FAS saga: More twists and turns in football donation controversy

Mr Winston Lee (right) released some documents last night. Hours later, Mr Bill Ng countered his claims.
Mr Winston Lee (right) released some documents last night. Hours later, Mr Bill Ng countered his claims.ST PHOTO: JONATHAN CHOO, THE NEW PAPER

FAS official produces papers to refute presidential hopeful's claims

Controversy escalates as Singapore's football body gears up for its inaugural election next Saturday, with claim and counterclaim exchanged yesterday over a $500,000 donation.

It started just before 8pm when Mr Winston Lee, the general secretary of the Football Association of Singapore (FAS), released copies of a letter, cheques and payment vouchers, to make the case that Mr Bill Ng, one of the two main contenders in the election, knew about and signed off on donating $500,000 to the Asian Football Federation to help pay for a sports management system, contrary to Mr Ng's earlier claims.

Mr Ng's statements are "all patently false", said Mr Lee, and they are "intended to insinuate financial impropriety within FAS" and to damage his credibility and that of the FAS. The top FAS administrator called on Mr Ng to "wholly and unconditionally apologise for his statements".

Barely three hours later, Mr Ng countered Mr Lee's claims by claiming that he merely followed Mr Lee's instructions and copied the contents of an e-mail from Mr Lee onto the letterhead of Tiong Bahru Football Club, which Mr Ng ran.

Mr Ng reiterated that he had never dealt with former FAS president Zainudin Nordin on the matter and that all discussions on the donation had been with Mr Lee.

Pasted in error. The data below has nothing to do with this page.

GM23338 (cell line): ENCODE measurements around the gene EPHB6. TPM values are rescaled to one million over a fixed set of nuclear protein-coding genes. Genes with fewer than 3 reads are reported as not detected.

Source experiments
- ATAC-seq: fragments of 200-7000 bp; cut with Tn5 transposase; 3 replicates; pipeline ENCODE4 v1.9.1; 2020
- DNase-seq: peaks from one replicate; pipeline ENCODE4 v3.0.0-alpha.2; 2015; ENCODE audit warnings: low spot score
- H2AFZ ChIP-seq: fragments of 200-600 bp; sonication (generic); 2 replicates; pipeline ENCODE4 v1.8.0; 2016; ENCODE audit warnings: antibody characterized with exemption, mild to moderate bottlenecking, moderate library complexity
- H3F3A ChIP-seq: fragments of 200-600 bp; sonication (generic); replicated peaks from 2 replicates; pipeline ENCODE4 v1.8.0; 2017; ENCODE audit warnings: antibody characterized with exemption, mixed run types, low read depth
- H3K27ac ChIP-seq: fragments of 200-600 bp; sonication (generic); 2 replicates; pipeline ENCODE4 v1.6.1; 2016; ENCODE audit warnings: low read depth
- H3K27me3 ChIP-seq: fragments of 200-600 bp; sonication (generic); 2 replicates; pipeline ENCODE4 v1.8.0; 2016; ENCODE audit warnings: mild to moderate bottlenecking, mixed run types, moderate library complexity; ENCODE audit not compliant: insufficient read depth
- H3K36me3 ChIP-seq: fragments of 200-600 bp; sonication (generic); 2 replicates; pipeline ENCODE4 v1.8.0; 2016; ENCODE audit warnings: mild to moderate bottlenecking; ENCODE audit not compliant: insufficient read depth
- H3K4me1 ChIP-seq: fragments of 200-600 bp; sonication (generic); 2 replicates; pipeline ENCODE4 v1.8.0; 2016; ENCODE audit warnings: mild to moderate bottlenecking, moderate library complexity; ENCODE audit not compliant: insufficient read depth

• TIMELINE OF EVENTS

  • APRIL 13: At the unveiling of the Game Changers' election manifesto, presidential hopeful Bill Ng reveals he has made donations totalling $850,000 to the Football Association of Singapore (FAS).

    He claims that he knows little about how the money has been used and urges the media to query FAS general secretary Winston Lee.

    APRIL 14: In the wee hours, Mr Lee issues a statement, calling Mr Ng's insinuations "baseless and untrue". Mr Lee explains that $500,000 was donated by National Football League club Tiong Bahru FC, of which Mr Ng is the chairman, towards developing the Asean Football Federation's (AFF) Football Management System. That same day, the AFF issues a statement that thanks a Singapore NFL club for the donation.

    APRIL 15: An FAS spokesman reveals that it was former president Zainudin Nordin who had asked Mr Ng to make donations to the AFF for the system.

    APRIL 16: National sports agency Sport Singapore calls on the new FAS council, which will be elected on April 29, to "provide a complete and satisfactory report on the management of these matters".

    APRIL 17: The Game Changers sends a statement saying that "when Bill Ng agreed to Winston's request for a donation, it was strictly on the basis that the money was to be used to benefit Singapore football, especially our local clubs".

    The team also insists that "the former president Mr Zainudin Nordin did not approach Mr Bill Ng over the AFF Football Management System at any time".

    APRIL 18: The AFF publishes a statement on its website at noon saying that it was the FAS which had donated the money for the Football Management System. Five hours later, the AFF performs a U-turn by amending its statement to say that it was an NFL club (Tiong Bahru) that gave the money through FAS.

    In the evening, Mr Lee produces a series of cheques, payment vouchers and a letter to show that it was Mr Zainudin who had asked Mr Ng to donate the $500,000 to the AFF and that Mr Ng was aware that the money was for the AFF's Football Management System.

    Mr Ng responds by saying that the FAS general secretary gave him a letter requesting a donation for the AFF's Football Management System in 2014. Mr Ng signed as he felt that he wanted to support FAS.

Mr Ng had earlier maintained that when he agreed to Mr Lee's request for a donation, it was strictly on the basis that the money was to be used to benefit Singapore football, especially the local clubs.